The US Senate delivered near-unanimous bipartisan approval to Nato membership for Finland and Sweden on Wednesday, calling expansion of the western defensive bloc a “slam-dunk” for US national security and a day of reckoning for Vladimir Putin.
The 95-1 vote for the candidacy of two European countries that, until Russia’s war against Ukraine, had long avoided military alliances took a crucial step toward expansion of the North Atlantic Treaty Organization and its 73-year-old pact of mutual defense among the United States and democratic allies in Europe.
Joe Biden, who has been the principal player rallying global economic and material support for Ukraine, has sought quick entry for the two previously non-militarily aligned northern European countries.
Approval from all member countries – currently, 30 – is required. The candidacies of Finland and Sweden have won ratification from more than half of the Nato member countries in the roughly three months since the two applied.
“It sends a warning shot to tyrants around the world who believe free democracies are just up for grabs,” said Senator Amy Klobuchar, a Minnesota Democrat, before the vote.
“Russia’s unprovoked invasion has changed the way we think about world security,” she added.
The Senate minority leader, Mitch McConnell, who visited Kyiv earlier this year, urged unanimous approval. Speaking to the Senate, McConnell cited Finland’s and Sweden’s well-funded, modernizing militaries and their experience working with US forces and weapons systems, calling the decision a “slam-dunk for national security” of the United States.
“Their accession will make Nato stronger and America more secure. If any senator is looking for a defensible excuse to vote no, I wish them good luck,” McConnell said.
Senator Josh Hawley, a Missouri Republican who often aligns his positions with those of the most ardent supporters of Donald Trump, has been one of the few to speak in opposition. Hawley took the Senate floor to call European security alliances a distraction from what he called the United States’ chief rival – China, not Russia.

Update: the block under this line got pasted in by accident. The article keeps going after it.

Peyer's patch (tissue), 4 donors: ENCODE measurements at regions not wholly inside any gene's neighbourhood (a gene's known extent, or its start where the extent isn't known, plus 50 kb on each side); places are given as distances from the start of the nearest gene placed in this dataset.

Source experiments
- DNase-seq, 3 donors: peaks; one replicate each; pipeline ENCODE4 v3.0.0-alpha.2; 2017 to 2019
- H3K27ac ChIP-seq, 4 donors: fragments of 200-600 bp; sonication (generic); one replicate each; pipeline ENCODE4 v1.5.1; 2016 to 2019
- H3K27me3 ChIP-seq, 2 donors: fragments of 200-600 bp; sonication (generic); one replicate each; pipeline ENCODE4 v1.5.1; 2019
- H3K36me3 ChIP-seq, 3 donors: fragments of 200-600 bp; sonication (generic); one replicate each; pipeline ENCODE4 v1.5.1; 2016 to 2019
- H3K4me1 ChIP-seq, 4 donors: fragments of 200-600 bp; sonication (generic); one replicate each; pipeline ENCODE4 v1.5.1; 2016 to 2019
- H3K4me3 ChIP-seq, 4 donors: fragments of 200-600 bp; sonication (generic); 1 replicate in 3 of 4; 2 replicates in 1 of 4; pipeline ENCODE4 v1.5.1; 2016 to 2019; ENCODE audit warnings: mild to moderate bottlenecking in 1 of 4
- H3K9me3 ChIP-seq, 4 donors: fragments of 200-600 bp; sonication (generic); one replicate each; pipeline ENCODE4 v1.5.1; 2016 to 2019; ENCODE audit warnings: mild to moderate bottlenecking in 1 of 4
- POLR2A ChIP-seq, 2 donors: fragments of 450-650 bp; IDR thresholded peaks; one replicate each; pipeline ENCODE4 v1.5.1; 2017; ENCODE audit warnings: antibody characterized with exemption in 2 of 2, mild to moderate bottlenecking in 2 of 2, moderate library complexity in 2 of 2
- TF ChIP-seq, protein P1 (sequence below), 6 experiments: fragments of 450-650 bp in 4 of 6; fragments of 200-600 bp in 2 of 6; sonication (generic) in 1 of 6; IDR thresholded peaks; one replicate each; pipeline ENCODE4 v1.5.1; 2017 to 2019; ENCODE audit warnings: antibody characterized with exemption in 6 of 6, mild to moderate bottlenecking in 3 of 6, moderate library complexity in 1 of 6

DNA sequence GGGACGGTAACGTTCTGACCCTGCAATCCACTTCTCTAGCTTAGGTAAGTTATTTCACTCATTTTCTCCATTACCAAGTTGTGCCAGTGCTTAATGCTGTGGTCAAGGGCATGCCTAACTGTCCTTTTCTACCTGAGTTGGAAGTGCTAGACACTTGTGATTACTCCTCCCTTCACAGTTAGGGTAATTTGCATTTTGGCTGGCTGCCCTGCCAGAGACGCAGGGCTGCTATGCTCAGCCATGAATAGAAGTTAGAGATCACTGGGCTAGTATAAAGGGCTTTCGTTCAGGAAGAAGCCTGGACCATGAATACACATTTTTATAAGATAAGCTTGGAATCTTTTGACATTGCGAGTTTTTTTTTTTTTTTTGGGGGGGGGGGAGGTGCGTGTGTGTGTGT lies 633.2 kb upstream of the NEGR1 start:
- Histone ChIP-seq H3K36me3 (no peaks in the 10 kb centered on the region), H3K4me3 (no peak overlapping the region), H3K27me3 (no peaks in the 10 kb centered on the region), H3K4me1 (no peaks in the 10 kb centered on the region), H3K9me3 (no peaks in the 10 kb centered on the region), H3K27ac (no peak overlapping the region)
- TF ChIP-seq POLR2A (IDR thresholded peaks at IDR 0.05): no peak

“We can do more in Europe … devote more resources, more firepower … or do what we need to do to deter Asia and China. We cannot do both,” Hawley said, calling his a “classic nationalist approach” to foreign policy.
US state and defense department officials consider the two countries net “security providers”, strengthening Nato’s defense posture in the Baltics in particular. Finland is expected to exceed Nato’s 2% GDP defense spending target in 2022, and Sweden has committed to meet the 2% goal.
Sweden and Finland applied in May, setting aside their longtime stance of military non-alignment. It was a major shift of security arrangements for the two countries after neighboring Russia launched its war on Ukraine in late February. Biden encouraged their joining and welcomed the two countries’ government heads to the White House in May.
The US and its European allies have rallied with newfound partnership in the face of the Russian president’s aggression, strengthening the alliance formed after the second world war.
“Enlarging Nato is exactly the opposite of what Putin envisioned when he ordered his tanks to invade Ukraine,” Senator Bob Menendez, a New Jersey Democrat and chairman of the Senate Foreign relations committee, said on Wednesday, adding that the west could not allow Russia to “launch invasions of countries”.
Biden sent the protocols to the Senate for review in July, launching a notably speedy process in the typically divided and slower-moving chamber.
Each member government in Nato must give its approval for any new member to join. The process ran into unexpected trouble when Turkey raised concerns over adding Sweden and Finland, accusing the two of being soft on banned Turkish Kurdish exile groups. Turkey’s objections still threaten the two countries’ membership.